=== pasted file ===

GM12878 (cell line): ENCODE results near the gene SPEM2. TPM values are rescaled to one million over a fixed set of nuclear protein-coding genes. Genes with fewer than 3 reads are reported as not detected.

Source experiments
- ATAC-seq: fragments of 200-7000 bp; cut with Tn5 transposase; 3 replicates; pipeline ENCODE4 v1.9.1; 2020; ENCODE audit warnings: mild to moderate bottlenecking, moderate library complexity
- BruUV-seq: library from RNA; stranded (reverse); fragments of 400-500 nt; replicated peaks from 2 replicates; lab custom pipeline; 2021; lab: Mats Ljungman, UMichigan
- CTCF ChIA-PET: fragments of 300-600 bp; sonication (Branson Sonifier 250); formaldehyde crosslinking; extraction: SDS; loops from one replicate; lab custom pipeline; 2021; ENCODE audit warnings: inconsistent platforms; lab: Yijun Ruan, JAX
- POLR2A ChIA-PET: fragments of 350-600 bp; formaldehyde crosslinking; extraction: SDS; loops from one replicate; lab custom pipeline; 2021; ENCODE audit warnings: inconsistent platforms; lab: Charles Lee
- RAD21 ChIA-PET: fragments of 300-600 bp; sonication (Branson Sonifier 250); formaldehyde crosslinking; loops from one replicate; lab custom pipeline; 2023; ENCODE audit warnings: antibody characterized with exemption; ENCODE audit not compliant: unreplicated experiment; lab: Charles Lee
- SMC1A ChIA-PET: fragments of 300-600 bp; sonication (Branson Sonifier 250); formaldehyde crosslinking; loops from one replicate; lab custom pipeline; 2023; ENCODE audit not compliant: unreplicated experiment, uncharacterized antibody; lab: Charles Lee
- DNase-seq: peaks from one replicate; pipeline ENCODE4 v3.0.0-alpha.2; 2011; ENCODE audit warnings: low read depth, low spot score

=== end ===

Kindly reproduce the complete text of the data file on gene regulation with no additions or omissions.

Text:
GM12878 (cell line): ENCODE results near the gene SPEM2. TPM values are rescaled to one million over a fixed set of nuclear protein-coding genes. Genes with fewer than 3 reads are reported as not detected.

Source experiments
- ATAC-seq: fragments of 200-7000 bp; cut with Tn5 transposase; 3 replicates; pipeline ENCODE4 v1.9.1; 2020; ENCODE audit warnings: mild to moderate bottlenecking, moderate library complexity
- BruUV-seq: library from RNA; stranded (reverse); fragments of 400-500 nt; replicated peaks from 2 replicates; lab custom pipeline; 2021; lab: Mats Ljungman, UMichigan
- CTCF ChIA-PET: fragments of 300-600 bp; sonication (Branson Sonifier 250); formaldehyde crosslinking; extraction: SDS; loops from one replicate; lab custom pipeline; 2021; ENCODE audit warnings: inconsistent platforms; lab: Yijun Ruan, JAX
- POLR2A ChIA-PET: fragments of 350-600 bp; formaldehyde crosslinking; extraction: SDS; loops from one replicate; lab custom pipeline; 2021; ENCODE audit warnings: inconsistent platforms; lab: Charles Lee
- RAD21 ChIA-PET: fragments of 300-600 bp; sonication (Branson Sonifier 250); formaldehyde crosslinking; loops from one replicate; lab custom pipeline; 2023; ENCODE audit warnings: antibody characterized with exemption; ENCODE audit not compliant: unreplicated experiment; lab: Charles Lee
- SMC1A ChIA-PET: fragments of 300-600 bp; sonication (Branson Sonifier 250); formaldehyde crosslinking; loops from one replicate; lab custom pipeline; 2023; ENCODE audit not compliant: unreplicated experiment, uncharacterized antibody; lab: Charles Lee
- DNase-seq: peaks from one replicate; pipeline ENCODE4 v3.0.0-alpha.2; 2011; ENCODE audit warnings: low read depth, low spot score